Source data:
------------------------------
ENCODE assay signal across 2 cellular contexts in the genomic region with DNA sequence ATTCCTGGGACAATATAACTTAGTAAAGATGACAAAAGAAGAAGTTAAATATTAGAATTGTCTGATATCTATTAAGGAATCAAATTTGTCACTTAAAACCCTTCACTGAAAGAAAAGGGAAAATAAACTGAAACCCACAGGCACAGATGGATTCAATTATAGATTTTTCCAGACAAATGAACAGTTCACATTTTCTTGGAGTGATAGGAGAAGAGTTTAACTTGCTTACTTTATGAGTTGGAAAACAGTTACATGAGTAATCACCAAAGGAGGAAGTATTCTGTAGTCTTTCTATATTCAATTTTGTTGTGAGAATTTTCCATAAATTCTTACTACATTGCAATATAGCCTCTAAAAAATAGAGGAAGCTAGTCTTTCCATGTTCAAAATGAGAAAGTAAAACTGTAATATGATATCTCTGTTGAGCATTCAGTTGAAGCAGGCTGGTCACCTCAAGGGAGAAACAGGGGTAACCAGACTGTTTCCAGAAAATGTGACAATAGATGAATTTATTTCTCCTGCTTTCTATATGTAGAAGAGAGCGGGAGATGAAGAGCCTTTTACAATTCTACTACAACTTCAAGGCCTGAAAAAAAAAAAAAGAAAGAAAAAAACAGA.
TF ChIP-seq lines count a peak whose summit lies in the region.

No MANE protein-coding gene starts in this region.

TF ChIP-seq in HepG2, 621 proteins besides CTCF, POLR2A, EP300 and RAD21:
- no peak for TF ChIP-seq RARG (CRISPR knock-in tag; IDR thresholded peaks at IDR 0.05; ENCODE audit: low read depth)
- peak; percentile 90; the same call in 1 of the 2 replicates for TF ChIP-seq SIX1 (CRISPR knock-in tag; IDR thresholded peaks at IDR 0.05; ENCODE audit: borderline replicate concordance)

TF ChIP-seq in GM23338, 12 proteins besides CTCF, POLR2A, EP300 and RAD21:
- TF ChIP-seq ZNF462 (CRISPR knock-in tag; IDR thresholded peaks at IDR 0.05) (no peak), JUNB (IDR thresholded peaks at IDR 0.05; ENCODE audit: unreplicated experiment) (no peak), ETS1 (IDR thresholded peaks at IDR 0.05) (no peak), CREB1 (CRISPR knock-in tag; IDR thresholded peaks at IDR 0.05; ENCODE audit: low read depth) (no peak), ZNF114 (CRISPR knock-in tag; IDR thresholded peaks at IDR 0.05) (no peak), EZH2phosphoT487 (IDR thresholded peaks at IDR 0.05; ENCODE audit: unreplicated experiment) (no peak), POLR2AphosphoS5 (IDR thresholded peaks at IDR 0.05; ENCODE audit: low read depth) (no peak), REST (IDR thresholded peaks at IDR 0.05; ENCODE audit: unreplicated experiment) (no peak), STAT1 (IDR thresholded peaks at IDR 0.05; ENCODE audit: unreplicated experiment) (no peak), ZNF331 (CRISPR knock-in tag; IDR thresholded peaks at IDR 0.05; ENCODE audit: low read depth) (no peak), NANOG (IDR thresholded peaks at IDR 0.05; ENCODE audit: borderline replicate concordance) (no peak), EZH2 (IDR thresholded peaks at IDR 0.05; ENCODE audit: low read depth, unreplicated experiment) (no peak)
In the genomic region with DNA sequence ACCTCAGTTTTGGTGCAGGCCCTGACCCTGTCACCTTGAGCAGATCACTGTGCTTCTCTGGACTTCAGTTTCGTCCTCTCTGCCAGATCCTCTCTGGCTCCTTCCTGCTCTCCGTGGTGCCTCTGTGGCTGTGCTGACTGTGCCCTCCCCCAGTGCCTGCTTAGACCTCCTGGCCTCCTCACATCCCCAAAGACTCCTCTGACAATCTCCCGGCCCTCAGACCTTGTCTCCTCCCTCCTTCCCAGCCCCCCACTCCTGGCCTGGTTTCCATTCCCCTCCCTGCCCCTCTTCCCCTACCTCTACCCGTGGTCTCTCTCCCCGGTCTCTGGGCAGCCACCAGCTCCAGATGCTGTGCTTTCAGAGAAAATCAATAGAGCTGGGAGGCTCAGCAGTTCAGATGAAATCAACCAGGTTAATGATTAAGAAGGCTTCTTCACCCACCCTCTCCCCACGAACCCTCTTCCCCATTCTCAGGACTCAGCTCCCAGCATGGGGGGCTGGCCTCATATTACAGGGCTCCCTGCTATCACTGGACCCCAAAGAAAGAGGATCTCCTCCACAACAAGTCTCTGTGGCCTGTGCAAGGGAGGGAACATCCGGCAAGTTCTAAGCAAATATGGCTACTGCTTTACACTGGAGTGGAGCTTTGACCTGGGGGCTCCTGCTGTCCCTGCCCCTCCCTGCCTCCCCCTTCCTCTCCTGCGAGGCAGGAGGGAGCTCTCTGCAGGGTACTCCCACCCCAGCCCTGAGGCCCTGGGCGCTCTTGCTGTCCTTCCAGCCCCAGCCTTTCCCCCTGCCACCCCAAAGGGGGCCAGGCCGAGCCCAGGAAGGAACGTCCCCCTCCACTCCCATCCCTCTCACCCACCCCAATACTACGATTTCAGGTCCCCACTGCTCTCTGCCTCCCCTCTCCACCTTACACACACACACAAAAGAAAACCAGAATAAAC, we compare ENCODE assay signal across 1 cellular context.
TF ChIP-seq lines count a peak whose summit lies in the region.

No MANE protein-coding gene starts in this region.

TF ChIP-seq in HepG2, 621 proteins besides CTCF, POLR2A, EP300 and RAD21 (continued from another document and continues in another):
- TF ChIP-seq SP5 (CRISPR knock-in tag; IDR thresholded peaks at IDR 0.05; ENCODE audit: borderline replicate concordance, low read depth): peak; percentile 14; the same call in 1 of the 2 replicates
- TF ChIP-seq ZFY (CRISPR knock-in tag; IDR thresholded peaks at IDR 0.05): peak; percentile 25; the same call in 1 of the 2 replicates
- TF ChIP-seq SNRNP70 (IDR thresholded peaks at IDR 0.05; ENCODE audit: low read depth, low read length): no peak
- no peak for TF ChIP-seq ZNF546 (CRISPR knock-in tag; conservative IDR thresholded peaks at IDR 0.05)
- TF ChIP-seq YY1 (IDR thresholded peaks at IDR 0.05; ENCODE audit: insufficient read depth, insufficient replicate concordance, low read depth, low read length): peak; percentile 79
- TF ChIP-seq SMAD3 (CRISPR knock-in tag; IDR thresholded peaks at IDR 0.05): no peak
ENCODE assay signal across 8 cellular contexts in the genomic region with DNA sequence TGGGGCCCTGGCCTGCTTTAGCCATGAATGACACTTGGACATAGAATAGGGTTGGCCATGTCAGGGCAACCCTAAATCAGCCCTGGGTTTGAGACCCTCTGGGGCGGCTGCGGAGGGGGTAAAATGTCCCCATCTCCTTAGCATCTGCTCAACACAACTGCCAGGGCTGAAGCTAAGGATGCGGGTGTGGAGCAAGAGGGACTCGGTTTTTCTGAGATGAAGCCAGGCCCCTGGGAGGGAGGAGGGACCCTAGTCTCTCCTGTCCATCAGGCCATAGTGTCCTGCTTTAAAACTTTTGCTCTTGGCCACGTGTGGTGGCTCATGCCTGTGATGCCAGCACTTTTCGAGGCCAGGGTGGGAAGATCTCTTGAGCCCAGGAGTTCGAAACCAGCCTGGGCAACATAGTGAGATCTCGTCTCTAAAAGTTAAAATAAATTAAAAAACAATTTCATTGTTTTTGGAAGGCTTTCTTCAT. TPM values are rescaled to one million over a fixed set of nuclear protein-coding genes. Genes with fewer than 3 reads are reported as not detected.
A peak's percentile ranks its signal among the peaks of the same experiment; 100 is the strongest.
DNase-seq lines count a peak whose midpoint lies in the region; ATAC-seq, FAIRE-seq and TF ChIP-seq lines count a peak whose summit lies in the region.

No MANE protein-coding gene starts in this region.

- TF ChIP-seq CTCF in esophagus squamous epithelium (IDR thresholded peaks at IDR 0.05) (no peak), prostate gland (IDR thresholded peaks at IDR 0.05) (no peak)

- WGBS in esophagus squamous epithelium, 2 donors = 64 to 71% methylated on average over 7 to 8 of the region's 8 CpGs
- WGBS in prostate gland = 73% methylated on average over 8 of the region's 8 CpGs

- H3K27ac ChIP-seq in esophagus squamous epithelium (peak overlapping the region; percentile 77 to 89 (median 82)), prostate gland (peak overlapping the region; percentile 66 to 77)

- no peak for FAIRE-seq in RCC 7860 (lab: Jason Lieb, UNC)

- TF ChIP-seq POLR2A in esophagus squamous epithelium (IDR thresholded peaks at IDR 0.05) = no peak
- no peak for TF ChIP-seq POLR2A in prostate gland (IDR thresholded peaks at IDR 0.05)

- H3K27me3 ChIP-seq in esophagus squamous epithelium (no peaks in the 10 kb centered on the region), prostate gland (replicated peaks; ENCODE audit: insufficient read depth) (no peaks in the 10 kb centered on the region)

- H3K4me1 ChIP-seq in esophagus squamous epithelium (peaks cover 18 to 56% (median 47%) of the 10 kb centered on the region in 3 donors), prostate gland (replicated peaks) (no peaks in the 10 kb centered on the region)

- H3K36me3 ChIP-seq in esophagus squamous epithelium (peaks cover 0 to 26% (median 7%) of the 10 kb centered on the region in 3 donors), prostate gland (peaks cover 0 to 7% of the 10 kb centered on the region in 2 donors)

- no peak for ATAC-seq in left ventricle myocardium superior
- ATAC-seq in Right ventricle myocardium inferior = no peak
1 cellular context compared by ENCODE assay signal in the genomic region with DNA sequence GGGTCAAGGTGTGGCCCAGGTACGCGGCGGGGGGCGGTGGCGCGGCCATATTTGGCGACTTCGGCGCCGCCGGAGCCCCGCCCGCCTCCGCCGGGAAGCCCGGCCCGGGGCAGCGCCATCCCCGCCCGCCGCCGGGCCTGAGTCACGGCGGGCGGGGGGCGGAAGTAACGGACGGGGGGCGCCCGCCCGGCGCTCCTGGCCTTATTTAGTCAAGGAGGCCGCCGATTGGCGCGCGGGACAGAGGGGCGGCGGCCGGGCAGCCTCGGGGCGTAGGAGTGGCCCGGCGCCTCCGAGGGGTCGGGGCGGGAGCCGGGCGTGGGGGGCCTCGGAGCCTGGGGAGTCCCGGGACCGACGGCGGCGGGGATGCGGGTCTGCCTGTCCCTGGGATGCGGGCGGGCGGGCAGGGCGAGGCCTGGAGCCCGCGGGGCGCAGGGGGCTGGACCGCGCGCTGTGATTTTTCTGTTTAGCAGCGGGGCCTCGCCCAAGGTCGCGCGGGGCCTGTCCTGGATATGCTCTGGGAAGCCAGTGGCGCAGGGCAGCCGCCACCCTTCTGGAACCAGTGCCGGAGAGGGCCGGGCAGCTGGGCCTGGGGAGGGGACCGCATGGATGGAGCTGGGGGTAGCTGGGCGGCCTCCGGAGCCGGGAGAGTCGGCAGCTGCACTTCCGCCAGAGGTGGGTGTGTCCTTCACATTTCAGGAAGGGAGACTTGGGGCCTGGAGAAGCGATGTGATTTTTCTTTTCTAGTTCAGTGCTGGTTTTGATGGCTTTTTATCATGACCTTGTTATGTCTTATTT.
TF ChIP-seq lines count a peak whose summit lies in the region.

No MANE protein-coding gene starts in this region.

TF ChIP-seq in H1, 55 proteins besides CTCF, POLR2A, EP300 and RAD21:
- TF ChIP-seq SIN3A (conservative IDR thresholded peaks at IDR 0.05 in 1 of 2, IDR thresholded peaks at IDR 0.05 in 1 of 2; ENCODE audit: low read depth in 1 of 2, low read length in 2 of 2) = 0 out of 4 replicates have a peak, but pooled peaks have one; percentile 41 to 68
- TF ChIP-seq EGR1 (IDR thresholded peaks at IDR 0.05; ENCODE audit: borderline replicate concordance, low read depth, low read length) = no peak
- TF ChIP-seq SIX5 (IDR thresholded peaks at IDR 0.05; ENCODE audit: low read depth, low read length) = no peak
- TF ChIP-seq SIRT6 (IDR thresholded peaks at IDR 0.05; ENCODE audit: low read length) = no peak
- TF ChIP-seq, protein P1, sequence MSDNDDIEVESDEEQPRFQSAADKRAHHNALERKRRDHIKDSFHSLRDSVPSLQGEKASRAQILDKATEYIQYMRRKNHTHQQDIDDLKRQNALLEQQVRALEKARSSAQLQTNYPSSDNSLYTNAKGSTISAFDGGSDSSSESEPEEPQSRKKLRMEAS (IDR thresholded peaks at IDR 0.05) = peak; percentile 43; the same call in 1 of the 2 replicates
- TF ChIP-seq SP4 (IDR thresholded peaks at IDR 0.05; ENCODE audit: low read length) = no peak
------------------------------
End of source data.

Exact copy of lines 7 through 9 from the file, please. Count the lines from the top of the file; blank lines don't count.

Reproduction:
TF ChIP-seq in GM23338, 12 proteins besides CTCF, POLR2A, EP300 and RAD21:
- TF ChIP-seq ZNF462 (CRISPR knock-in tag; IDR thresholded peaks at IDR 0.05) (no peak), JUNB (IDR thresholded peaks at IDR 0.05; ENCODE audit: unreplicated experiment) (no peak), ETS1 (IDR thresholded peaks at IDR 0.05) (no peak), CREB1 (CRISPR knock-in tag; IDR thresholded peaks at IDR 0.05; ENCODE audit: low read depth) (no peak), ZNF114 (CRISPR knock-in tag; IDR thresholded peaks at IDR 0.05) (no peak), EZH2phosphoT487 (IDR thresholded peaks at IDR 0.05; ENCODE audit: unreplicated experiment) (no peak), POLR2AphosphoS5 (IDR thresholded peaks at IDR 0.05; ENCODE audit: low read depth) (no peak), REST (IDR thresholded peaks at IDR 0.05; ENCODE audit: unreplicated experiment) (no peak), STAT1 (IDR thresholded peaks at IDR 0.05; ENCODE audit: unreplicated experiment) (no peak), ZNF331 (CRISPR knock-in tag; IDR thresholded peaks at IDR 0.05; ENCODE audit: low read depth) (no peak), NANOG (IDR thresholded peaks at IDR 0.05; ENCODE audit: borderline replicate concordance) (no peak), EZH2 (IDR thresholded peaks at IDR 0.05; ENCODE audit: low read depth, unreplicated experiment) (no peak)
In the genomic region with DNA sequence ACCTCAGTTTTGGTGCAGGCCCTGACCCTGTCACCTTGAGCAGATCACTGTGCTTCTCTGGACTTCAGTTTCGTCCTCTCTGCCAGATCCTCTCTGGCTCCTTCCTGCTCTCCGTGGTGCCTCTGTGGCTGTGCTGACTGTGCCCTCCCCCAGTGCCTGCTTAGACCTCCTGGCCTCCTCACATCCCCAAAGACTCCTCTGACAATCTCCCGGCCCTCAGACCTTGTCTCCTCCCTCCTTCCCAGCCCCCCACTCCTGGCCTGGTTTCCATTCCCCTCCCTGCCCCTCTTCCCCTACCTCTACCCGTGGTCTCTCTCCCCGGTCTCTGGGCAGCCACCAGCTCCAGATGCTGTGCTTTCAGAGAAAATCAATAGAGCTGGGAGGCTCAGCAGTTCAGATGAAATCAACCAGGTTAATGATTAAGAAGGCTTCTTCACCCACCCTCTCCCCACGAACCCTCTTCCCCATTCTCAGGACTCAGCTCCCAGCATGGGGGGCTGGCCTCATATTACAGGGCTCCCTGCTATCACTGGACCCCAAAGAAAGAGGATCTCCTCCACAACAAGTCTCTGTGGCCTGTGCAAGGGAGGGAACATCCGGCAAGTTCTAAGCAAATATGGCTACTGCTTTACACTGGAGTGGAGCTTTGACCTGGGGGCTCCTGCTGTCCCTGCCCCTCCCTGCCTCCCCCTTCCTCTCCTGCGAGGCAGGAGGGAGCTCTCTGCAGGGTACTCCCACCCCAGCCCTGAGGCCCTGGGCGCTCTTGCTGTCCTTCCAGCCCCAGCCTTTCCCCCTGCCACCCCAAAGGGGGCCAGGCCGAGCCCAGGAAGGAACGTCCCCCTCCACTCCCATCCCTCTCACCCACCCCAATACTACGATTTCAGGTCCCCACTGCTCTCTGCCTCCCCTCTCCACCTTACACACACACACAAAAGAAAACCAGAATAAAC, we compare ENCODE assay signal across 1 cellular context.